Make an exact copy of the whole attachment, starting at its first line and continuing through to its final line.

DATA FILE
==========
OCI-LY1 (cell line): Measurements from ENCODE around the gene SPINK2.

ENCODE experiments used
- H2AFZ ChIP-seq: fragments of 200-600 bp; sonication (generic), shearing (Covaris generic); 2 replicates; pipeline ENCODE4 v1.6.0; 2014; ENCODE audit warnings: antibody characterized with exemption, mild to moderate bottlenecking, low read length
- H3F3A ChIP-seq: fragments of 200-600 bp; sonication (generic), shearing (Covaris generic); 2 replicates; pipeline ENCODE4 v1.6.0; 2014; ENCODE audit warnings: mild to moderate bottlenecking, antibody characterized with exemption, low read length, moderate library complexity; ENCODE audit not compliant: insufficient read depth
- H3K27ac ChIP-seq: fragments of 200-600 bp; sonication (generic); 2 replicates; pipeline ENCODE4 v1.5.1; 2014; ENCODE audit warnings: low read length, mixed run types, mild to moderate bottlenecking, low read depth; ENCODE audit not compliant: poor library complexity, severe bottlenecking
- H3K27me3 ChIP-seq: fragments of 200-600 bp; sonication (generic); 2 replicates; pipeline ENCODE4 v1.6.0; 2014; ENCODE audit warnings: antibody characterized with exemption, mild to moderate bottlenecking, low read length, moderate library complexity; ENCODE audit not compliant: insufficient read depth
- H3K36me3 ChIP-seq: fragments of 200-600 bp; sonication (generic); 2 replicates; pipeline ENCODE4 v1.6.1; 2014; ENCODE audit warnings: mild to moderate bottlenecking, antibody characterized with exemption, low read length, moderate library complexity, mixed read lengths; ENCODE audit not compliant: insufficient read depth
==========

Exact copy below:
OCI-LY1 (cell line): Measurements from ENCODE around the gene SPINK2.

ENCODE experiments used
- H2AFZ ChIP-seq: fragments of 200-600 bp; sonication (generic), shearing (Covaris generic); 2 replicates; pipeline ENCODE4 v1.6.0; 2014; ENCODE audit warnings: antibody characterized with exemption, mild to moderate bottlenecking, low read length
- H3F3A ChIP-seq: fragments of 200-600 bp; sonication (generic), shearing (Covaris generic); 2 replicates; pipeline ENCODE4 v1.6.0; 2014; ENCODE audit warnings: mild to moderate bottlenecking, antibody characterized with exemption, low read length, moderate library complexity; ENCODE audit not compliant: insufficient read depth
- H3K27ac ChIP-seq: fragments of 200-600 bp; sonication (generic); 2 replicates; pipeline ENCODE4 v1.5.1; 2014; ENCODE audit warnings: low read length, mixed run types, mild to moderate bottlenecking, low read depth; ENCODE audit not compliant: poor library complexity, severe bottlenecking
- H3K27me3 ChIP-seq: fragments of 200-600 bp; sonication (generic); 2 replicates; pipeline ENCODE4 v1.6.0; 2014; ENCODE audit warnings: antibody characterized with exemption, mild to moderate bottlenecking, low read length, moderate library complexity; ENCODE audit not compliant: insufficient read depth
- H3K36me3 ChIP-seq: fragments of 200-600 bp; sonication (generic); 2 replicates; pipeline ENCODE4 v1.6.1; 2014; ENCODE audit warnings: mild to moderate bottlenecking, antibody characterized with exemption, low read length, moderate library complexity, mixed read lengths; ENCODE audit not compliant: insufficient read depth